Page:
Market Update

Posted on October 27, 2017 by Gemmer Asset

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Despite a strong rally on Friday global equities closed flat for the week. The S&P picked up +0.2% while the Russell 2000 was off -0.1%. Only the NASDAQ stands out with a +1.1% weekly gain after some major names blew past earnings estimates on Thursday. The international markets were soft for a second week in a row, due in large part to a strong dollar. Japan bucked the trend with a +2.6% gain after a favorable national election outcome (more below).


Bond yields closed modestly higher, with the 10-year advancing 5bps on the week. Intermediate-term government bonds lost -0.2% while long-term bonds dipped -0.6%.


Earnings Season and the Death of Retail


We are in the middle of third quarter earnings season, and so far things are progressing well. For example, on Thursday Amazon, Google, and Microsoft all beat earnings estimates and their stocks spiked higher. About half of U.S. corporations have reported results thus far, and 79% have beat estimates, the best in 3 years. Interestingly, not only are companies beating estimates, they are increasing future estimates. As you can see below, 58% of firms have raised future growth estimates, the best since at least 2012.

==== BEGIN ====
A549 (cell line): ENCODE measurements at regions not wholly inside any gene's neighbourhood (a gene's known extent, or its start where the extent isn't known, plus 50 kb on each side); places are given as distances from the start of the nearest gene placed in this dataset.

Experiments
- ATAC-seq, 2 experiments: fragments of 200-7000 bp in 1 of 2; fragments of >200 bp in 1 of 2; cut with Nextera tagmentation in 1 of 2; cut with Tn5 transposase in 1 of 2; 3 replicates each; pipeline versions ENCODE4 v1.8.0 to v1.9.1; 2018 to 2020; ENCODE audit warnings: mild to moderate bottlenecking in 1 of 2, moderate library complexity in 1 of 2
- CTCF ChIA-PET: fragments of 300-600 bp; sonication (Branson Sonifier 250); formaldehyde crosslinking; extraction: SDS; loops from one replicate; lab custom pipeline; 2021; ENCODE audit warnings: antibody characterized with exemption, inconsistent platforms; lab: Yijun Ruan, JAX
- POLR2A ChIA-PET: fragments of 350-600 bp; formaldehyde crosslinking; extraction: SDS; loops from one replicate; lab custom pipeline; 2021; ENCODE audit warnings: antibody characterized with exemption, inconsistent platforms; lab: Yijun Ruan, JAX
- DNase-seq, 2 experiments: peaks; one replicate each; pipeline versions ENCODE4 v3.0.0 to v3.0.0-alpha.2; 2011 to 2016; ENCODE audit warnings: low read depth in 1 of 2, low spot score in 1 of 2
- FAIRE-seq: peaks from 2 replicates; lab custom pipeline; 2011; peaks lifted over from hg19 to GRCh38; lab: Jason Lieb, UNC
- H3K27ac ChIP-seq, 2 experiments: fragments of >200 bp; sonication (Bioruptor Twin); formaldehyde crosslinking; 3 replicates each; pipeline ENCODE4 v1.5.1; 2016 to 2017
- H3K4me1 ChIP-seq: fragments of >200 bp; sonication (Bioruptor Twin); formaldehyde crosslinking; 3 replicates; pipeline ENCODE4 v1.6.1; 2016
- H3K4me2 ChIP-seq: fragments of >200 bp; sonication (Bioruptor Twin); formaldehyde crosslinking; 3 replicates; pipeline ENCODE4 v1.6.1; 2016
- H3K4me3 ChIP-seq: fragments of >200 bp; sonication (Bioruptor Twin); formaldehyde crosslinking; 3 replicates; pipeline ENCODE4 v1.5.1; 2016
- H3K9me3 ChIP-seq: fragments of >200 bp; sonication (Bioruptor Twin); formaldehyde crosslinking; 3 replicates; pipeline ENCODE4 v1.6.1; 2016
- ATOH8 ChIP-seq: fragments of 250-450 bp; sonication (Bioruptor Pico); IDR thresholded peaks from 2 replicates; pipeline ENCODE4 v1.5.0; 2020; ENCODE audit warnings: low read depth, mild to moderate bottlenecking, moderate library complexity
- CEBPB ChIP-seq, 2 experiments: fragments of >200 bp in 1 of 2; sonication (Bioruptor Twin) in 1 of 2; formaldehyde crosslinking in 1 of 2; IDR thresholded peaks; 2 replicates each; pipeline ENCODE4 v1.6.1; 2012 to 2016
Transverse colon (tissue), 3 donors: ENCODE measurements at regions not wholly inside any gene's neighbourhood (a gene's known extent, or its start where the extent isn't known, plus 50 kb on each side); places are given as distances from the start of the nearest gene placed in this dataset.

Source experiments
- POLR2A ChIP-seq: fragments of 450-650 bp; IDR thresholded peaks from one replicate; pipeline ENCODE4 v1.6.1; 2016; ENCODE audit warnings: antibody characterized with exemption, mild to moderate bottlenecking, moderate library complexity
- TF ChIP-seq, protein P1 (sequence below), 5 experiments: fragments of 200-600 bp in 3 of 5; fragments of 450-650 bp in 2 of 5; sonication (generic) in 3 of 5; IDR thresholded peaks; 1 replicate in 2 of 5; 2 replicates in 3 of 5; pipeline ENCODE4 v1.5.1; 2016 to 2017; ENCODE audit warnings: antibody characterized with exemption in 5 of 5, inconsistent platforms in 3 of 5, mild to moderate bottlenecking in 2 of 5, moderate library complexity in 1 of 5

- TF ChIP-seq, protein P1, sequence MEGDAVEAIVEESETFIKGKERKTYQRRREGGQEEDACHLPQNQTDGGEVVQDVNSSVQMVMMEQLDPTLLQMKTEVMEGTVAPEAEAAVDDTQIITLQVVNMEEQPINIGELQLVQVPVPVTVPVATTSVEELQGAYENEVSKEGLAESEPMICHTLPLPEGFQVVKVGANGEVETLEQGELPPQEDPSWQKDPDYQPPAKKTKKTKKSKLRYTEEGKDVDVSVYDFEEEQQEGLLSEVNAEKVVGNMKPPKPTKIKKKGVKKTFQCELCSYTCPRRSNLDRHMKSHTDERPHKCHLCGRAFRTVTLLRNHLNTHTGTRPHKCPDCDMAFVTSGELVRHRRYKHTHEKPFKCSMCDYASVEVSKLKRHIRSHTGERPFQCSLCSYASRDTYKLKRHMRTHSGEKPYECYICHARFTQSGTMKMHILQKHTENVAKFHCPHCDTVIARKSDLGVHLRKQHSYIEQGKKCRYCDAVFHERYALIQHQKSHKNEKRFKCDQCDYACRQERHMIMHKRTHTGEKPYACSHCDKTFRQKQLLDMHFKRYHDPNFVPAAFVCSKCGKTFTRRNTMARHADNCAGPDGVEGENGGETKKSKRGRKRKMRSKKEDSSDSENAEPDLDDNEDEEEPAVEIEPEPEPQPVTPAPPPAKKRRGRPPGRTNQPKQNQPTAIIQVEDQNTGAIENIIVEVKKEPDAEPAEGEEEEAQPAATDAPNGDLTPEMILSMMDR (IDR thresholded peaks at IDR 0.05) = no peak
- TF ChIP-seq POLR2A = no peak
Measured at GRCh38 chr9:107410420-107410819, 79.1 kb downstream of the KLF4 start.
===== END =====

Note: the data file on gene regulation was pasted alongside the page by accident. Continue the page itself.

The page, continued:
Back to Amazon for a minute. The stock was up +13.2% on Friday and vaulted CEO Jeff Bezos into the number one richest man in the world spot. Friday’s math is a little mindboggling. Bezos owns almost 80 million shares of Amazon. The stock gained $128.52/share on Friday. This works out to a net worth gain of a cool $10.268 billion. Just on Friday.


At the other end of the spectrum is JC Penney. Its stock plunged -14.8% on Friday to just $3.12/share after a lousy earnings report. The chart below shows the total return (including dividends) for JC Penney from 1980 to today. It’s up a cumulative 52.8%.